Marvelous Marvin Hagler assumed the worst. Maybe that’s what brought out the best in him.
His face was a mess. Bright red blood dripping off his shiny bald head. These were the consequences of a battle that, through two rounds, was already one of the most intense, exhilarating and, overall, violent in the history of the ring. With his eyesight a major question, and the possibility of referee Richard Steele stopping the fight looming, Hagler knew he didn’t have much time to waste. To beat Thomas “Hitman” Hearns, Hagler couldn’t leave it up to the judges, and he didn’t, stopping Hearns with 2:01 left in round three.
“I haven’t seen that much action in three rounds in my life,” Steele said.
The greatest round ever?
The crowd at Cesars Palace knew they would be in for a treat. Hagler has long established himself as the king of the middleweight division, with his last loss dating back to the Gerald Ford administration. In Hearns, the light middleweight champion whose only professional loss was to Sugar Ray Leonard, experts and fans alike expected Hagler to face his toughest challenge in five years with the strap. They weren’t wrong.
“I told my trainers I felt good in the dressing room,” Hagler said. “And when I feel good, somebody has to fall.”
Within a minute of round one, the world knew somebody was going to fall. The question was who?
Hagler is normally patient at the start a fight, but tonight, he came out of his cage firing. Hearns was ready for him, living up to his “hitman” moniker.
Hearns nailed Hagler with a flurry 20 seconds in, and continued to deck the champ throughout the round. Marvelous stayed on his feet, and never even wobbled. At the end of round one, Hagler had Hearns on the ropes with an ambush that won him the round 10-9 on the scorecards. In 180 seconds, the two men threw a combined 165 punches.
In the midst of all the chaos, a right hand by Hearns opened the cut that almost lost Hagler the championship, and would be the main storyline throughout round two.
Hagler had enough
The second round was the least eventful of the three, but the two men kept throwing bombs. Toward the end of the round, Hagler’s face was a crimson mask, and Dr. Donald Romeo needed to take a look.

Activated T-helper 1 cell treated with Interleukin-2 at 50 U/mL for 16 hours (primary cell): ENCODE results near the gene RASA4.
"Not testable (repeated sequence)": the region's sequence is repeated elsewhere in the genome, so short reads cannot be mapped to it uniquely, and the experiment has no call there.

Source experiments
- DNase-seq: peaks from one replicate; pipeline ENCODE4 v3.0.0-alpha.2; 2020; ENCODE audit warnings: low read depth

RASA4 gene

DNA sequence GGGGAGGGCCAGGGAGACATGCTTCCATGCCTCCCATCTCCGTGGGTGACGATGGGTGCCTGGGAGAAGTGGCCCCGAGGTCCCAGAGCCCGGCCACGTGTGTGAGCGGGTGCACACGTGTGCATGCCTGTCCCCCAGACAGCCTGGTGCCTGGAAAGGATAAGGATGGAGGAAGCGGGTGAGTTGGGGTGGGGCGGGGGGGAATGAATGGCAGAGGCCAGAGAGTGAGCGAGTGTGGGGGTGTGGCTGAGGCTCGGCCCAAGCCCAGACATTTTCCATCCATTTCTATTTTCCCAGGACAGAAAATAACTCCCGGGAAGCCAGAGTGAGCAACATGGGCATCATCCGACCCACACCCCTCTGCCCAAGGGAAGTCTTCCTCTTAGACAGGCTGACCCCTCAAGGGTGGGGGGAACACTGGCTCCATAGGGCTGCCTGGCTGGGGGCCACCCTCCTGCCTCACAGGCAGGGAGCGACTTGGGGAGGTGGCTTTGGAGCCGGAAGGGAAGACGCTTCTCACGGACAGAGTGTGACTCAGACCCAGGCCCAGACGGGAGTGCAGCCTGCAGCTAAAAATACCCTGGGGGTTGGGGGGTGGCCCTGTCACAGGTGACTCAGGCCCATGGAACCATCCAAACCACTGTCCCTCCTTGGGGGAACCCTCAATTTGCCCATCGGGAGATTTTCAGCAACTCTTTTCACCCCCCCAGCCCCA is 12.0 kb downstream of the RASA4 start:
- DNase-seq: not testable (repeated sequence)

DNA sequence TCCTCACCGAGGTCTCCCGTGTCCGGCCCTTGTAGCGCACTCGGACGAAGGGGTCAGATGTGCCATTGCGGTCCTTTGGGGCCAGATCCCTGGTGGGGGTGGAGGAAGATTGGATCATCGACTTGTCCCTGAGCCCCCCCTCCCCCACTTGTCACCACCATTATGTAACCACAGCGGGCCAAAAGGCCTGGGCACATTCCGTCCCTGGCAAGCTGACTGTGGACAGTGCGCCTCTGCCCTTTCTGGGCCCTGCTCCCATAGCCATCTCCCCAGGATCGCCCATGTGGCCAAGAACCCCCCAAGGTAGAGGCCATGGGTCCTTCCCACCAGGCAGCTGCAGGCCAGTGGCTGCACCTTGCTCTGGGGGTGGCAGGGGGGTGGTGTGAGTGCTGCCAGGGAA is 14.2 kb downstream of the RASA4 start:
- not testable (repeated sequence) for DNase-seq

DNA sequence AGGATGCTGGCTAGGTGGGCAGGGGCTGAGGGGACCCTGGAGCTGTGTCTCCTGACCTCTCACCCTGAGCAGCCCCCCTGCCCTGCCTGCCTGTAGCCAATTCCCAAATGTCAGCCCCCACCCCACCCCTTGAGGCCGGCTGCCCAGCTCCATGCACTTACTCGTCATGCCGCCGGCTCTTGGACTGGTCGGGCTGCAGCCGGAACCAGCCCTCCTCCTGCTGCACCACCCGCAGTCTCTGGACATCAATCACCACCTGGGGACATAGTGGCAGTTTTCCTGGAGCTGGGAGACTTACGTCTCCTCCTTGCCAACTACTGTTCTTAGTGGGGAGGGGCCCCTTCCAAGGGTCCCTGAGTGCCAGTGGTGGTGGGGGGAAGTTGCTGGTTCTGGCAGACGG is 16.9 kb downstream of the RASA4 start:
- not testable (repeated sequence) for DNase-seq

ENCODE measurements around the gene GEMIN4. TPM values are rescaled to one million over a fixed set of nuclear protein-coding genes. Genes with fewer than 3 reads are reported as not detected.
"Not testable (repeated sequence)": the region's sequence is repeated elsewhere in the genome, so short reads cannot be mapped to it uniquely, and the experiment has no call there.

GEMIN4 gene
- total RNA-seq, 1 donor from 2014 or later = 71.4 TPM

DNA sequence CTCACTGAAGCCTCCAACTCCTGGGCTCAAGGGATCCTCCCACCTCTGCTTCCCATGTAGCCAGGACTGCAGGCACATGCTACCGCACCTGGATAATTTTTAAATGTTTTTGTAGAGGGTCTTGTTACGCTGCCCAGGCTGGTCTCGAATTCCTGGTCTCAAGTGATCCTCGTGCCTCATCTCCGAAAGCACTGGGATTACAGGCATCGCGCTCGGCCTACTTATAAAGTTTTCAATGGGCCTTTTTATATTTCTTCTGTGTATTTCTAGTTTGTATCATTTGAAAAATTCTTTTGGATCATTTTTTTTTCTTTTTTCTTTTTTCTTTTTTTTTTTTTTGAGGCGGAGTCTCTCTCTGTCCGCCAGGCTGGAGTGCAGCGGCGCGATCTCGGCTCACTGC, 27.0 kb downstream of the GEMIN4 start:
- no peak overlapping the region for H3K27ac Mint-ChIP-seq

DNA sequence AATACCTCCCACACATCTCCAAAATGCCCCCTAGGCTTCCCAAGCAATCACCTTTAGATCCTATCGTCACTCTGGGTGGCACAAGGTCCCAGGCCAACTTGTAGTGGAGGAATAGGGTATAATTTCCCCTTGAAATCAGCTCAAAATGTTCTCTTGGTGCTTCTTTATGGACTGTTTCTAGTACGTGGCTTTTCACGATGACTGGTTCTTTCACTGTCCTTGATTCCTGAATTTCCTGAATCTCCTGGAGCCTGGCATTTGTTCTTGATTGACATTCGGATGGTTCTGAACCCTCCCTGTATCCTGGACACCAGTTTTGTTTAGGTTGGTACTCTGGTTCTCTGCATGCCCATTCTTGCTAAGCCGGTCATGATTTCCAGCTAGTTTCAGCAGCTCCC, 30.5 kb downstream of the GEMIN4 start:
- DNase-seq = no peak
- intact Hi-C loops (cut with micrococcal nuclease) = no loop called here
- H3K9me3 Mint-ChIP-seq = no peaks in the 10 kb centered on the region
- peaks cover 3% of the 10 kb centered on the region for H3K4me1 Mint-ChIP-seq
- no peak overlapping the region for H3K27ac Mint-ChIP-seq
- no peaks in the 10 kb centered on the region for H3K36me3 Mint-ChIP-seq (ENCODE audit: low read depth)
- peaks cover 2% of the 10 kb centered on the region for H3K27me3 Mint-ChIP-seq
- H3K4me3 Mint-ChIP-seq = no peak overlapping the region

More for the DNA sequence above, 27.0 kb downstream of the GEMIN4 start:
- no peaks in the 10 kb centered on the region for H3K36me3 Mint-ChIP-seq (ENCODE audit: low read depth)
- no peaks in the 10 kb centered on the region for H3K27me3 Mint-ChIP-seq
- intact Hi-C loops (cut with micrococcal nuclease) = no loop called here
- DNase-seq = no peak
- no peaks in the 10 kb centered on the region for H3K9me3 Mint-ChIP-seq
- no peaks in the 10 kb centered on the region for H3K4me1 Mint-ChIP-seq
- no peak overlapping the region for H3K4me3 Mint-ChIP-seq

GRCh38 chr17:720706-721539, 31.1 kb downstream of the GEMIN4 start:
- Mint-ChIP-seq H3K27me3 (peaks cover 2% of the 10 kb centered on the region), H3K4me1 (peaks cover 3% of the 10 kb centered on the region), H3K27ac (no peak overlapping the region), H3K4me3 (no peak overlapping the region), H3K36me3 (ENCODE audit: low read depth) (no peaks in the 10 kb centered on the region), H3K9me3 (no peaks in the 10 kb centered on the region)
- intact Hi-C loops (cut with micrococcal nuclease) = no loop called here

The world wondered if this meant the end of one of the greatest title runs in boxing history
When Romeo gave Hagler the go-ahead to fight on, his trainer, Goody Petronelli, sent a clear message to his man.
“This has to end now.”
To win this battle, Hagler couldn’t let Hearns see round four.
The writing was on the wall for “The Hitman” when Hagler connected with a right hand, forcing the challenger to wobble. Another right, followed by a left, sent Hearns to the canvas. Although he got up before the 10 count, the fight couldn’t go on any longer.
“I knew he’d had enough,” Steele said.
Earning their pay
After the match, Hearns appeared grateful for Steele’s decision.
“I’m not hurt,” he said. “Thank God I’m not damaged in any way.”
The two fighters embraced. Although defeated and disappointed, Hearns knew the fight transcended winning and losing.
“Nobody deserves this money more than the two of us,” Hearns told his opponent.
This was Hagler’s 11th title defense, putting him just three shy of tying Carlos Monzon’s record for the middleweight division. It’s hard to imagine a more satisfying triumph.
“This was what you call a sweet victory,” Hagler screamed in the post-fight press conference. “This was war.”